Waadewitz cut his price target to $81. CHRW currently trades around $98, representing a significant drop.
The company has already started cost-cutting measures to combat those trends, the most recent of which was the layoff of 650 employees in November. If there is any silver lining in mass layoffs, some sources had estimated somewhere in the realm of 1,000 to 1,200 employees getting the boot.
Long-term C.H. Robinson should be able to right the ship, but I’d wait until a dip closer to $80 before wading into those waters.
Nordson Corp. (NASDAQ: NDSN)
Nordson boosts the industrial sector's representation in the dividend aristocrats.
The company designs and manufactures systems that dispense, apply and control fluids like adhesives, coatings, and sealants. Nordson's biggest customers, such as aerospace, biotechnology, food packaging, and semiconductor manufacturing, are rather diverse.
The company is split into three segments: Advanced Technology Solutions (51% of revenue), Medical and Fluid Solutions (27% of revenue), and Industrial Precision Solutions (22% of revenue).
In essence, Nordson produces machines and parts for the last stages of various industrial manufacturing processes, including packaging, testing, and inspection.
You can see the diversification here:
Nordson has 7,330 employees in over 35 countries and pulled in $2.6 billion in sales last year.
In the last quarter, Nordson reported some solid results for 2022:
- Sales were $684 million, a 14% year-over-year increase, 18% were organic.
- Operating profit was $178 million, a 17% increase over the prior year.
- Earnings were $2.44 per diluted share, a 30% increase from the prior year's earnings per share.
- Full-year sales, operating profit, and earnings per share were all company records.
- Sales were $2.6 billion, a 10% year-over-year increase.
- Earnings were $8.81 per diluted share; adjusted earnings were $9.43 per diluted share, a 22% increase from the prior year adjusted earnings per share.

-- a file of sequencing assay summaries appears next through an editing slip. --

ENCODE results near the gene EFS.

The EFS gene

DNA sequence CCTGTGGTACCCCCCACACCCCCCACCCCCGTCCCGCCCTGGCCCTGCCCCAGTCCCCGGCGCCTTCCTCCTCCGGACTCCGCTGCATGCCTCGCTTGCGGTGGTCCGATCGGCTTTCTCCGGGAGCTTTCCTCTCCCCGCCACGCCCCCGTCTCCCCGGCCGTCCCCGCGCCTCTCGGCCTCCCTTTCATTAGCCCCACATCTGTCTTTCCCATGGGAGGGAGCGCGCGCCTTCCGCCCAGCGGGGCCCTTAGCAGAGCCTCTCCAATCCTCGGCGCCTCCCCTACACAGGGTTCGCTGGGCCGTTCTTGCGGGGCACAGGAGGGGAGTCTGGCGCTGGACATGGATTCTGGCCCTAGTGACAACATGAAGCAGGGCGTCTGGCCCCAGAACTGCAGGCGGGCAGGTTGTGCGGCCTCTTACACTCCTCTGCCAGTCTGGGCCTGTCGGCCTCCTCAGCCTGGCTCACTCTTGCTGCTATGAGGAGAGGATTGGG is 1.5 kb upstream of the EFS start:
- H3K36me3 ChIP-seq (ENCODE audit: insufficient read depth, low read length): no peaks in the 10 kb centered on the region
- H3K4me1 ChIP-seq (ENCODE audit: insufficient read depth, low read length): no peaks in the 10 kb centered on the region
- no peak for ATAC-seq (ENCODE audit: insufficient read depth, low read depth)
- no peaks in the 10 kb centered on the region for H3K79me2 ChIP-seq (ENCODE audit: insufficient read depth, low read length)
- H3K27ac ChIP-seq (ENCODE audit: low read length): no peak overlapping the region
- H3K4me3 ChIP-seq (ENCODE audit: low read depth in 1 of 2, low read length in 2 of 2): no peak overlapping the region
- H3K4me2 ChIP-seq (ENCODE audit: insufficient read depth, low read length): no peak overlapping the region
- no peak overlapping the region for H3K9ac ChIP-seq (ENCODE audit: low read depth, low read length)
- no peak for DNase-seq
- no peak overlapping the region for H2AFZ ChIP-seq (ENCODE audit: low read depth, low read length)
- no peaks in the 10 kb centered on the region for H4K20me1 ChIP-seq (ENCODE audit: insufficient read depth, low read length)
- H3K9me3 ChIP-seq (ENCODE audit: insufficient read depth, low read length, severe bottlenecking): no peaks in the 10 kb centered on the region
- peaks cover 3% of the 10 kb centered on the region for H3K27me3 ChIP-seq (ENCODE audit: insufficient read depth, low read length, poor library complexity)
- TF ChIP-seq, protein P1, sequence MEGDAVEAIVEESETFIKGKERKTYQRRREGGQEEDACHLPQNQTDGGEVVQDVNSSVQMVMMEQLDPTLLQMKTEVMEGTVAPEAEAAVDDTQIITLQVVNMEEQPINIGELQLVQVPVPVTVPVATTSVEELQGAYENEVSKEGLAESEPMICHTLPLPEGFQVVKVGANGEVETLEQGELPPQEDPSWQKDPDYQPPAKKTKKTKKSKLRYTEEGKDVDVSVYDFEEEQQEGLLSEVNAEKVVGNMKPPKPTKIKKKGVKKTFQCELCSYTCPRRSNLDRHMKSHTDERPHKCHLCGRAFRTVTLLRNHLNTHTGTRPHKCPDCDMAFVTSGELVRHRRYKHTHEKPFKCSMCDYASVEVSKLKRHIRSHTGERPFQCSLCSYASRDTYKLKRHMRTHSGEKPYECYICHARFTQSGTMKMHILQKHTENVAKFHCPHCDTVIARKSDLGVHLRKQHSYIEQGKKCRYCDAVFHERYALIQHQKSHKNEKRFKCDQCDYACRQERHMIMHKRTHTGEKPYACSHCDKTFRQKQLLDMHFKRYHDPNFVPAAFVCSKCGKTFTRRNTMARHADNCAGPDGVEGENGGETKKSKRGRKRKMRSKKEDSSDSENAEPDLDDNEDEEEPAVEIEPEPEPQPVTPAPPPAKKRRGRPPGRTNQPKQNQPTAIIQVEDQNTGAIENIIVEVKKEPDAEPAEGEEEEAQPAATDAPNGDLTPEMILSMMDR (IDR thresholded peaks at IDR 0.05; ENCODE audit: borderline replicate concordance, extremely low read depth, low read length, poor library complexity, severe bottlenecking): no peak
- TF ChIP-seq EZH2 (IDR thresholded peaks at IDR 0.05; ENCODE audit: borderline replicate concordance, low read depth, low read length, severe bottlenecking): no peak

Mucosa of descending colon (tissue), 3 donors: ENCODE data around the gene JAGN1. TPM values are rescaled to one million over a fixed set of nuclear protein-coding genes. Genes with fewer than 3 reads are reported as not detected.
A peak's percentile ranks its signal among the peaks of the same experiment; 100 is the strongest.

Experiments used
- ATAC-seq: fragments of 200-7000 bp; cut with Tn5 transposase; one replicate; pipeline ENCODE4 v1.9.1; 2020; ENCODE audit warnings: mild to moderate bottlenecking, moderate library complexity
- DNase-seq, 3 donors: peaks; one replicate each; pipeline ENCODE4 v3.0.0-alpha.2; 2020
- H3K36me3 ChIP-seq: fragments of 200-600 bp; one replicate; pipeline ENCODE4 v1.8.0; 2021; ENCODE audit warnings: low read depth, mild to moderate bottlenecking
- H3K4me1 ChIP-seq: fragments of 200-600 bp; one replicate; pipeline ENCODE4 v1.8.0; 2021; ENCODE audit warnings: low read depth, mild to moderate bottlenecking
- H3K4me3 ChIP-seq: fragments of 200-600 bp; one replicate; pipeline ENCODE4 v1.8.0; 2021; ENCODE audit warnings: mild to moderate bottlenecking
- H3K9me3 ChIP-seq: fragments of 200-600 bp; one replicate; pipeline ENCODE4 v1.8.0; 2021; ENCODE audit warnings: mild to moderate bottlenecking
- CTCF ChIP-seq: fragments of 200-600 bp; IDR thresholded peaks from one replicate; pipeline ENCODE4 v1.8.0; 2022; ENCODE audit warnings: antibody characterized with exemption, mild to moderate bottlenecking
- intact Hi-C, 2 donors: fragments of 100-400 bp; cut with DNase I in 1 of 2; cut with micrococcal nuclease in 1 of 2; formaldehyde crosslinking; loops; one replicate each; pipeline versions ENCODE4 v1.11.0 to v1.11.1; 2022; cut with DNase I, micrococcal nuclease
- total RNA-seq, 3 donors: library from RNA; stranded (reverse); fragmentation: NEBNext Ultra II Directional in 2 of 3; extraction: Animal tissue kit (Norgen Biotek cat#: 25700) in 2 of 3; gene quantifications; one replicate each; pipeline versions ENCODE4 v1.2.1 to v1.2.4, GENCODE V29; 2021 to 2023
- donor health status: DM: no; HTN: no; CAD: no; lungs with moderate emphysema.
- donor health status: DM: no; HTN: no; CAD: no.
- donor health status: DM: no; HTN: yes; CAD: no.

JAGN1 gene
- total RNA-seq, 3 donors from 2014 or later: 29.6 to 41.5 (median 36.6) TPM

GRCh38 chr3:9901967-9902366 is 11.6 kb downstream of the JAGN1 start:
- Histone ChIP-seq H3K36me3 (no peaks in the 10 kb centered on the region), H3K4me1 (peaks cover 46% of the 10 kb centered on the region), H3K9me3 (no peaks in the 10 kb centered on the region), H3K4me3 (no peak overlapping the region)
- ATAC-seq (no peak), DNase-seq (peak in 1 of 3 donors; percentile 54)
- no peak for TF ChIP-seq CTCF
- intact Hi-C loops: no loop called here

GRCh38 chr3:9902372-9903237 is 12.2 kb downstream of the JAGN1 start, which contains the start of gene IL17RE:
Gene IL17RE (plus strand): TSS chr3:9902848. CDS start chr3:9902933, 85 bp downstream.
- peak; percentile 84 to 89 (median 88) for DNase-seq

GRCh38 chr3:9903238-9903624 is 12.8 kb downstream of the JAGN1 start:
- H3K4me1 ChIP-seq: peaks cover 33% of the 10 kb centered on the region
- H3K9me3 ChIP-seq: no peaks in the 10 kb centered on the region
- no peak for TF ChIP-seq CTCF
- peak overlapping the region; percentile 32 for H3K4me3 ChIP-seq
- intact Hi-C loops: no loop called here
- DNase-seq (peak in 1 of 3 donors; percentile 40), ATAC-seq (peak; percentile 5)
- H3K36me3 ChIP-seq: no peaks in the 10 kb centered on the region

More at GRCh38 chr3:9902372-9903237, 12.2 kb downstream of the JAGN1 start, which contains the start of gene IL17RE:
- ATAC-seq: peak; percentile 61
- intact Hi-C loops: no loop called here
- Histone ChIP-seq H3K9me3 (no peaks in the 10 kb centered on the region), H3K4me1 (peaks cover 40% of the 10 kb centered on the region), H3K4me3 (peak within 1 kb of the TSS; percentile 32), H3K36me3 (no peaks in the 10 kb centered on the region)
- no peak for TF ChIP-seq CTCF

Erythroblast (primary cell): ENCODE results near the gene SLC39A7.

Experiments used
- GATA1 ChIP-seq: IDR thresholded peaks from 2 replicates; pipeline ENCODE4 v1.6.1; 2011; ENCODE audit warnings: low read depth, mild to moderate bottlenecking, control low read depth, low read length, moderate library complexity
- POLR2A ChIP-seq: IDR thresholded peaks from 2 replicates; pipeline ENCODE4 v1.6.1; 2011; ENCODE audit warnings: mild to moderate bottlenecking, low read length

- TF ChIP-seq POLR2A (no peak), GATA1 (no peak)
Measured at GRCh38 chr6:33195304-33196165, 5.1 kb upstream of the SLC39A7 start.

Not too shabby.
The company also has quietly put together quite a return over the past three years:
It's not a triple-digit juggernaut, but a solid performance nonetheless. Nordson is up about 6% in the past year during the overall market tumult.
The S&P says the company has hiked its payout for 42 consecutive years, but by Nordson's count, it's raised the dividend for 59 straight years. So they technically would be a dividend king by their own measures. That would place the company in an elite group of 14 U.S. publicly traded companies to have raised their dividend for that many years.
However, that dividend is a mere 1.1%.
Personally, I like a little bit more bang for my buck with dividend aristocrats.
I don’t love ‘em, but I don’t hate ‘em. It’s a bland company that knows what it’s doing and should keep chugging along for the years to come.
Welcome to the Club
There you have it, three newly crowned dividend aristocrats. C.H. Robinson Worldwide, Nordson Corp., and J.M. Smucker — welcome to the club. You are in good company.
You can view all of 2023’s dividend aristocrats right here.
If you would like to get exposure to all of the dividend aristocrats, I’d urge you to take a look at
ProShares S&P 500 Aristocrats ETF (BATS: NOBL).
This ETF provides exposure to 50 companies that raised dividend payments annually for at least 25 years by tracking the S&P 500 Dividend Aristocrats. The index contains a minimum of 40 stocks, which are pretty equally weighted.
Follow me on Twitter @mengeled.